4. All the high spirits gain an extra edge from their references to the parallel production of Shakespeare’s play, in which the witches are enormously powerful and brilliantly imagined: at first they are women who witness the murder of their children in battle and then like zombies they arise from the killing fields. This opening scene, a new prelude to the play, is one of the most frightening I have endured in the theatre, close to the action as one is in the Swan, so that the battlefield violence threatens to spill over into the front seats, and you find yourself flinching. When the battle is over, Macbeth stands centre stage with a baby in his arms, which he caresses and then slowly strangles. The tone for the piece is given, even as the play’s central notion of childlessness versus lineage is clearly announced. This is not a noble Macbeth who can credibly hesitate before killing Duncan, persuaded only by the entry of his wife in the extraordinary Act I, scene 7. And that indeed is the problem with this production, since David Troughton never brings his Macbeth back down to any ordinary level: his eyes are mad and staring from the beginning. It is as if he cannot shake off the parallel Ionesco role, where an insane tyrant appears to be part of the basic conception. The excellent RSC programme notes mention contexts of contemporary masculinity and violence, such as Serbian attacks on Bosnian Muslims. But Shakespeare surely calls for more subtlety.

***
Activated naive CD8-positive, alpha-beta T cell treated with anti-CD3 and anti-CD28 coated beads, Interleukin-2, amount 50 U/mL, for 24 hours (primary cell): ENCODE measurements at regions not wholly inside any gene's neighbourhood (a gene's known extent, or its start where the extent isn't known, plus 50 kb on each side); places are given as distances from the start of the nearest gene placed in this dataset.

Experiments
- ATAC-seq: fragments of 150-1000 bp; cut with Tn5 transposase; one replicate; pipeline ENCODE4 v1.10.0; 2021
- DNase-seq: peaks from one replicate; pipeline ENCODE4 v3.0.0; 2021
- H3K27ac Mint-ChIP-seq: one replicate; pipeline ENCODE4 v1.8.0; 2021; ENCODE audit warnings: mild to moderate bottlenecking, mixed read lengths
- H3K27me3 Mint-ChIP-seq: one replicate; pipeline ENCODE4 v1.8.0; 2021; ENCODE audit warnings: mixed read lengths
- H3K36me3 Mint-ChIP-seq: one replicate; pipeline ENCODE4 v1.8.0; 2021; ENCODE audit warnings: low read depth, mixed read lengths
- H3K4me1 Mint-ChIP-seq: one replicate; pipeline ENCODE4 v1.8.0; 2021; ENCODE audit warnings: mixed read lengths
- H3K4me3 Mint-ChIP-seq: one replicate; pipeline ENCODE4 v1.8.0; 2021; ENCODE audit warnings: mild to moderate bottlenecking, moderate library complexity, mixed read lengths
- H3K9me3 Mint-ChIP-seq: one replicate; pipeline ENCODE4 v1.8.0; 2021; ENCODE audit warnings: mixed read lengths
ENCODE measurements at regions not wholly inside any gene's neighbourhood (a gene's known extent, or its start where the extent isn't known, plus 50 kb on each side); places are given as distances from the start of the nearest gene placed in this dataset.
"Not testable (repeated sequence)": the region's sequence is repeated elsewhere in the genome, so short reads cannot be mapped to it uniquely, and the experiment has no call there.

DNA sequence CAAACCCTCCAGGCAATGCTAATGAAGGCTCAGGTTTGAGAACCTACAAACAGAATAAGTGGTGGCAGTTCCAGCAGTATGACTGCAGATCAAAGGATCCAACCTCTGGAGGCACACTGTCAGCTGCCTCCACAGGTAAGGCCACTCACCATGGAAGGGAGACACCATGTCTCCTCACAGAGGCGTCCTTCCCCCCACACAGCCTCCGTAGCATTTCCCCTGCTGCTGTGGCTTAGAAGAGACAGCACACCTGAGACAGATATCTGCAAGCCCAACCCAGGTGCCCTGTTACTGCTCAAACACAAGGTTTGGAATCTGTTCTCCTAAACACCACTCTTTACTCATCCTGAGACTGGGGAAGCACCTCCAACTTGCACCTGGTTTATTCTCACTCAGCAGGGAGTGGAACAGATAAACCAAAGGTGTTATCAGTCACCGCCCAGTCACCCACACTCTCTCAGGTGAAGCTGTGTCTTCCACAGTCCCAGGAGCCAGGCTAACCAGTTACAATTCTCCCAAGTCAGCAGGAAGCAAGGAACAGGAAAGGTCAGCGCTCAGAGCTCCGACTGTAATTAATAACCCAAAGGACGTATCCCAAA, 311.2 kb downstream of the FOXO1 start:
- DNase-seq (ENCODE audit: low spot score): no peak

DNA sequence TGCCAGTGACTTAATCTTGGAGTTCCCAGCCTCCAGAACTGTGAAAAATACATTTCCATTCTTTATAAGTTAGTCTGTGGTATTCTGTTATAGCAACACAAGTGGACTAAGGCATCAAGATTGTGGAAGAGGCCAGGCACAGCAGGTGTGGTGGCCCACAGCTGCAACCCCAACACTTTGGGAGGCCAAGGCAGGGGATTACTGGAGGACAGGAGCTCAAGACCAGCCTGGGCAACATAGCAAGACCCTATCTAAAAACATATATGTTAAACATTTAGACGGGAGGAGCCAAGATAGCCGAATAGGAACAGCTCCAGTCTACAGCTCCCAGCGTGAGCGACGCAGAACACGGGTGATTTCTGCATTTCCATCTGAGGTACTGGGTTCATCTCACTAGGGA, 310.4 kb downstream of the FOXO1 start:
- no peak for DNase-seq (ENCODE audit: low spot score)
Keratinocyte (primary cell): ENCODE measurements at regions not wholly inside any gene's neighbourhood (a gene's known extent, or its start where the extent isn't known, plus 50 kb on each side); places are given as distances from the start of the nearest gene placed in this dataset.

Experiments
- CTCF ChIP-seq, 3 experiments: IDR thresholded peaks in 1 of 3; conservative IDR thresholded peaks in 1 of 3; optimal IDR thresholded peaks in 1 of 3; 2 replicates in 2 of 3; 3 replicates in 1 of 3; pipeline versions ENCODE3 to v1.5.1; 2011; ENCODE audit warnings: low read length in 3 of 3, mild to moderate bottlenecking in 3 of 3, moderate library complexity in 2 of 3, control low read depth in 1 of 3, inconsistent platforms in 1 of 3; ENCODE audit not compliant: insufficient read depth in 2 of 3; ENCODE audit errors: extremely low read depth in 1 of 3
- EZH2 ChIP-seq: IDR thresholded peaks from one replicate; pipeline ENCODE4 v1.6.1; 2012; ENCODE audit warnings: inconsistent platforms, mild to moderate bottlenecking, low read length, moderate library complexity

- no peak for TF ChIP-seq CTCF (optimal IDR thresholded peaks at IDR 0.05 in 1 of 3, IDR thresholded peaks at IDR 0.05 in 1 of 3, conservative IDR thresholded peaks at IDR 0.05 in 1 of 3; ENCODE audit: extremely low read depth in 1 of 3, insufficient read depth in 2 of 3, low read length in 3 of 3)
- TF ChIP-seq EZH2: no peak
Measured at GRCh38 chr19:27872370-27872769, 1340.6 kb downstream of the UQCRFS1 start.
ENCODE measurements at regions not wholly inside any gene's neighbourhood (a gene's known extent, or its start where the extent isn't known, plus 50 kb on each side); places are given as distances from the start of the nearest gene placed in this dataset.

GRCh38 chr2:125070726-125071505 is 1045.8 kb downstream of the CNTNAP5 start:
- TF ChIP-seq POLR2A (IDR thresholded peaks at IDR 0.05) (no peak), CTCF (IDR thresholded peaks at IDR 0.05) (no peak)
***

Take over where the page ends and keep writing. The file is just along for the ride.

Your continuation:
5. Unusual as it may be, for once there is a good deal more of that key Shakespearean quality in the Globe’s Venice season, devoted to what they call 'Renaissance and Revolution'. The Merchant is a riotous, rollicking production in which everyone on stage is having such a good time that the audience, those standing close enough at least, cannot resist joining in. This participation is the great strength of the Globe, as we have seen time and again, and it is still very much in evidence now that Mark Rylance has yielded his director’s role to Dominic Dromgoole. In the past I have often found this play’s young men who cluster around Bassanio tedious, but here they become both bumptious and funny. Yet in the roles of their women especially there is a good deal of Shakespeare’s subtlety: Nerissa (Jennifer Kidd) and Jessica (Pippa Nixon) are both played as young and attractive but notably more mature than the men they fall for. Kirsty Besterman was originally to play Nerissa and was to be the understudy for Portia, but Michelle Duncan was obliged to withdraw from the company (‘ a sudden indisposition’), so Kirsty stepped capably into this demanding role (her debut) and uses her slight figure to fill the court scene with a clear and commanding presence.